The student mind in the New World
~a short story~
by Jon Rappoport
September 28, 2015
(To read about Jon’s mega-collection, Power Outside The Matrix, click here.)
On September 5, 2030, James Smith entered the office of Dean Fox B Fox at Harvard’s new Merck campus.
Smith, an incoming freshman, was there for his Entry Briefing. The following conversation took place:
Dean: I’m your guidance monitor, Smith. I want to make sure you’re ready to take your place here as a student. I want you to understand our theory of learning. It’s all about words. Words are weapons.
Smith: I went to a good high school.
Dean: I’m not talking about any of that stuff. Let’s see. Are you taking any psychiatric drugs?
Dean: Why not?
Smith: Excuse me?
Dean: Haven’t you ever had a mental-disorder label slapped on you? See, words are weapons.
Smith: No. I’ve never been diagnosed.
Dean: Hmm. Well, hopefully we can correct that. Maybe something like Excessive Privilege Disorder with a sub-category of Abnormal Entitlement Delusion.
Smith: I’m not following you, sir.
Dean: Of course, in that case, you’re going to have to spend the next four years groveling. And I mean that literally. You know, kneeling in the middle of the Quad weeping and apologizing for your unearned status. You’d have to be convincing. Some physical self-mutilation might be required.
Dean: What does your father do?
Smith: He owns a tire store.
Dean: Did he beat you as a child?
Smith: Of course not.
Dean: Did he beat your mother?
Smith: No. Sir, I think we’re getting off on the wrong foot here.
Dean: I’m trying to help you, son. I suggest you pay close attention. Okay, so no abuse back- story for you. That won’t fly. You have to have a back story. It’s essential. You can’t just walk into class and pay attention and do your work. That’s a red flag.
Smith: A red flag? Why?
Dean: College isn’t about doing well. It’s about having reasons why you can’t do well. And those reasons are words.
Smith: No one told me that.
Dean: So you’re a babe in the woods. That’s why I’m here.
Smith: I’m here not to do well?
Dean: Ever been in a wheelchair?
Smith: Once, when I broke my leg. I was twelve.
Dean: A bully crushed your leg with a rock?
Smith: It was a skiing accident.
Dean: We could line you up with a wheelchair. It’s a good prop. I’d suggest some scarring, too. On your face. You sag to the side. You look away from people.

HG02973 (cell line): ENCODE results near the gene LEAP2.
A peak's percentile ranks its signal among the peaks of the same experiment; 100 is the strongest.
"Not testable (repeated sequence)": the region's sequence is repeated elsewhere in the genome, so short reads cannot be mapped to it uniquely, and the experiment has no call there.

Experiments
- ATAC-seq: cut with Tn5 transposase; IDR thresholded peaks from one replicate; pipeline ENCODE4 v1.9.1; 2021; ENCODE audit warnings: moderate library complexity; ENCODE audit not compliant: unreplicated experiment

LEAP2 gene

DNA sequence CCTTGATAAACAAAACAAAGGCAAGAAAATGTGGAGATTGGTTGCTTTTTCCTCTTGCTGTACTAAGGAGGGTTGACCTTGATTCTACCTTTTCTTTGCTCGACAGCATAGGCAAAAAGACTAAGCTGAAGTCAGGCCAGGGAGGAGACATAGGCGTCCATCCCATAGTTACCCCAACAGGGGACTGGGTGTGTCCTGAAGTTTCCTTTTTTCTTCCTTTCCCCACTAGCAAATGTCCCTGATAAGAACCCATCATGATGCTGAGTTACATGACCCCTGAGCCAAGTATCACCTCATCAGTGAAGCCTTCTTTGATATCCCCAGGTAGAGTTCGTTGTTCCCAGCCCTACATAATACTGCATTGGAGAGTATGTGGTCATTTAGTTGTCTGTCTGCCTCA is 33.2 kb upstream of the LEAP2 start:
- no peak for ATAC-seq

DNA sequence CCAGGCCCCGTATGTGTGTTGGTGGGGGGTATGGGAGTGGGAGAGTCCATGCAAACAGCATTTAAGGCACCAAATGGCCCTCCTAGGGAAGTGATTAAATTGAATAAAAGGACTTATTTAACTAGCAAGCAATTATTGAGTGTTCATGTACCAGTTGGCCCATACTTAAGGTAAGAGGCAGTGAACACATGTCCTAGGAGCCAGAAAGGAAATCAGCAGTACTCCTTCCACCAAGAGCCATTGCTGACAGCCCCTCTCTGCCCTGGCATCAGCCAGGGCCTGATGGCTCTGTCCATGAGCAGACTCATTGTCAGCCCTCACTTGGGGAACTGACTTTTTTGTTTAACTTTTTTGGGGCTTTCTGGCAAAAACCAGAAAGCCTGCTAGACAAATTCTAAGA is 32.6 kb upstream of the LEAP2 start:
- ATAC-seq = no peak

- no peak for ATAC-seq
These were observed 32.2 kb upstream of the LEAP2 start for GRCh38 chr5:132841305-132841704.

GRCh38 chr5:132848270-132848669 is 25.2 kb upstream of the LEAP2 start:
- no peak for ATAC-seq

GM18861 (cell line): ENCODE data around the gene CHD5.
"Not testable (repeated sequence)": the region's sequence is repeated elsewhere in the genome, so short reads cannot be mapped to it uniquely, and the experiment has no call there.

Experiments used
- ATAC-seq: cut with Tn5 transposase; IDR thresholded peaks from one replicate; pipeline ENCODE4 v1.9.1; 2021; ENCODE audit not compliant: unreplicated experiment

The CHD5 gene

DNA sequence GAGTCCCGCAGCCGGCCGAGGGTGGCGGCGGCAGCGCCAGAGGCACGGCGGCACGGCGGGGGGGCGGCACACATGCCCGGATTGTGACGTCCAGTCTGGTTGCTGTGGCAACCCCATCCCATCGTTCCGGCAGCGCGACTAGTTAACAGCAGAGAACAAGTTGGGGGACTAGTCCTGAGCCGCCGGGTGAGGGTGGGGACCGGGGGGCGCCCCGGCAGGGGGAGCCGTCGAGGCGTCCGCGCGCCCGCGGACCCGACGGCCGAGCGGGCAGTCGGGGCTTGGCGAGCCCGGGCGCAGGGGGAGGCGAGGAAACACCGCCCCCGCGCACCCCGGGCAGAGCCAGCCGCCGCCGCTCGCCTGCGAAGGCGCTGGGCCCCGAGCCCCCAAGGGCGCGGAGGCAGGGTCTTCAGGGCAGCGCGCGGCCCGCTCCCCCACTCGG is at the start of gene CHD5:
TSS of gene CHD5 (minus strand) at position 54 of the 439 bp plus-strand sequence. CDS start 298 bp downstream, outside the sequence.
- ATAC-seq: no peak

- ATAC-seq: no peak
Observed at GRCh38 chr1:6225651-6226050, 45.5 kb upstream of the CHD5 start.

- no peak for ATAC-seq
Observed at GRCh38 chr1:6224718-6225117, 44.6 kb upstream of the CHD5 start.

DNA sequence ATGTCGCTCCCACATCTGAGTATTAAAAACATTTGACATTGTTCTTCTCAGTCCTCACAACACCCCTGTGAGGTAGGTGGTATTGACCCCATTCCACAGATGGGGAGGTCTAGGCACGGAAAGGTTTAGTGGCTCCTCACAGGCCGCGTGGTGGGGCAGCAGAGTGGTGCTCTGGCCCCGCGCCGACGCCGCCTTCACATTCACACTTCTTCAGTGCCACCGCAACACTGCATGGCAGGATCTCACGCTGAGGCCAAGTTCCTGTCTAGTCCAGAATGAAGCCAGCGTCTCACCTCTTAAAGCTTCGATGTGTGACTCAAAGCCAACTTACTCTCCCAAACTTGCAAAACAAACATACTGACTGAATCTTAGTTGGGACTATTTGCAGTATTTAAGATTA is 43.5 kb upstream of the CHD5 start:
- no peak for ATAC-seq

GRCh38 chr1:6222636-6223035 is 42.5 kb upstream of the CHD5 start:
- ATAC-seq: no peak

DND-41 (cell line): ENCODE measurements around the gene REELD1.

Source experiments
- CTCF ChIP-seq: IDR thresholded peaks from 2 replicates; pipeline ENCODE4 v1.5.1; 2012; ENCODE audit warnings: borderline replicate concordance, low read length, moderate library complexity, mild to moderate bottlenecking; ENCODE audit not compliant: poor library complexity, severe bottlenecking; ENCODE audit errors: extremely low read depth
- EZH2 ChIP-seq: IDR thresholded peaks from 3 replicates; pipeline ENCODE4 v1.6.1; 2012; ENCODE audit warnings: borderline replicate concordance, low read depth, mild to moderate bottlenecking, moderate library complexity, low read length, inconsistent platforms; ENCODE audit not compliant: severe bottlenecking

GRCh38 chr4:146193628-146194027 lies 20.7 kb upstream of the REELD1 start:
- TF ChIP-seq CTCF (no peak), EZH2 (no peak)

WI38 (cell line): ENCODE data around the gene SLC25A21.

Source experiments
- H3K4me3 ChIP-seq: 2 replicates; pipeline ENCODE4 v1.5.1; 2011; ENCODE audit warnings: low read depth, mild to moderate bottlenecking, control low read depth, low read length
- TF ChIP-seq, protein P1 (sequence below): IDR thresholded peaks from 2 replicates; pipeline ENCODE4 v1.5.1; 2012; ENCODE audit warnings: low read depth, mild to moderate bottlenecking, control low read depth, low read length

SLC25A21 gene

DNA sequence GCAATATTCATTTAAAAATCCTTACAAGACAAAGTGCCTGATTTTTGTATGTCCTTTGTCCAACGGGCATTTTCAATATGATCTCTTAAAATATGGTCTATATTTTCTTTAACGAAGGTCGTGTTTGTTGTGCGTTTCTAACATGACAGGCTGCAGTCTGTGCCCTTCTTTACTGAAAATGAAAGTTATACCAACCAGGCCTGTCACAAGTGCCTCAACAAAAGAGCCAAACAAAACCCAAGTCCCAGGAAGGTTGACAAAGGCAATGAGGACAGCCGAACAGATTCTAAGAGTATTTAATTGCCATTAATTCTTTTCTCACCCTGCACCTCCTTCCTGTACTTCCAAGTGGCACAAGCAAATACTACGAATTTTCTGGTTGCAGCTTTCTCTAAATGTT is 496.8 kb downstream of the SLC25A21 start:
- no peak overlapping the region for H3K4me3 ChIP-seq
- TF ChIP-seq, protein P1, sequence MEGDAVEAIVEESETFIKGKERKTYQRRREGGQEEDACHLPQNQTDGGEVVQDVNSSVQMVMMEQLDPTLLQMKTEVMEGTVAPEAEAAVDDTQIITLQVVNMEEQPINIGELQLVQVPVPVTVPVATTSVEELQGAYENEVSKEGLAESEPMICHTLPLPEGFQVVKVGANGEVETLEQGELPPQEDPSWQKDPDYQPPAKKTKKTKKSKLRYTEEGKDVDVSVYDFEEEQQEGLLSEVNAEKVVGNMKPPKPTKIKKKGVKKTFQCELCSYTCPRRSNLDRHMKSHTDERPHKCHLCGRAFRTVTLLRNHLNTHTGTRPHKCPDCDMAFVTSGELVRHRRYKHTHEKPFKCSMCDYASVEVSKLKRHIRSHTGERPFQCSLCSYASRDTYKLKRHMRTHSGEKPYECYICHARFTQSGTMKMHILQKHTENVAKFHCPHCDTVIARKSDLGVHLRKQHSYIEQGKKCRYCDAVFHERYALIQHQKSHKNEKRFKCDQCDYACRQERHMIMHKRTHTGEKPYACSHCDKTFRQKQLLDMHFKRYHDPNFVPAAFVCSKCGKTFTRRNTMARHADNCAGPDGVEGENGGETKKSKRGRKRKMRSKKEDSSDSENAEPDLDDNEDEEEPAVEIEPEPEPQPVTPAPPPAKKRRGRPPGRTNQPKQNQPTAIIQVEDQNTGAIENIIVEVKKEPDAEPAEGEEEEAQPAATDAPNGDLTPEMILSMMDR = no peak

Smith: What?! I’m going out for track.
Dean: Have you studied the glossary of forbidden words we sent you?
Smith: Yes. I have a few questions about that—
Dean: Forget your questions. Just avoid those words like the plague. You need a cause. Global warming, poverty, but better to focus on “justice.” It rings more bells.
Smith: What kind of justice?
Dean: Doesn’t matter. Don’t get cute with it. Justice for the oppressed. Stick with that. I know a doc in town who can give you a couple of withered fingers.
Smith: You’re joking.
Dean: You don’t need fingers to run track. Anyway, you’re not going to win.
Smith: Why not?
Dean: It’s not attractive. You run with withered fingers and a flapping hand, and you finish last every time. That’ll give you a bit of cred. Not much, but it’s a start. But, like I say, you need a back story—in this case, about your hand. How it happened.
Smith: I feel like I’m in a mental institution.
Dean: That could work. You were put in a hospital at age nine. You were having psychotic episodes, so they warehoused you. An inmate attacked you with a knife.
Smith: That never happened.
Dean: Get this straight, kid. Nothing ever happened. Do you see? You tell a story. Everybody puts out a story. You wear it like a badge. We have 939 groups here on campus. You have to join at least one. I’m thinking The Differently Abled Students of the North American Union. Withered fingers, and maybe a pronounced speech defect. Stammering. Your face twists up uncontrollably.
Smith: Some people actually have that problem.
Dean: Get rid of “actually”. Doesn’t work. Doesn’t play. You’d be excommunicated for making a distinction like that. Hounded. So…speech defect, prior history in a nut house. Mistreated. That’s your ticket to apply for psychiatric disability.
Smith: I’m applying for—
Dean: For one thing, disability means you’ll graduate in four years. Guaranteed. You can cut classes whenever you want to. Normal grades don’t apply to you. Well, normal grades don’t apply to anyone, but you’ll really get a free ride. Plus, a good apartment in town. Nurses on duty. You’ll have to go on the drug program, though.
Dean: The usual ones. Mostly downers. You’ll sleep a lot. Some kids flush them down the toilet. Get engaged to another Differently Abled Person in your sophomore year. Helps.
Smith: Engaged to be married? Just a minute—
Dean: You don’t have to go through with the wedding. Also, make sure you run for student office. Gives you negative visibility.
Smith: You lost me again.
Dean: At the debate, you can’t get your words out. The stammering. Plays well. You might even win.
Smith: I had no idea all this was involved in being a student.
Dean: Look up the word “student” in the college dictionary. It means “victimized young person.” If you don’t measure up to that, you could be expelled.
Smith: I prefer grade-performance in classes as a standard. That’s why I’m here.
Dean: What do you think I’m talking about? Your performance. This is theater. Get it? Besides, the professors aren’t teaching anything worth learning. If you wanted to learn, you wouldn’t even need to matriculate. You could buy a library card and spend four years reading books.
Smith: Maybe I should do that. Frankly, I’m disheartened by this whole conversation.
Dean: You’re going to drop out before you begin? What will your parents say? What happens when you apply for a job? You’re going to tell your prospective employer you spent four years in a college stacks reading?
Smith: This is a nightmare.
Dean: It doesn’t have to be.
Smith: I came here to study history and philosophy.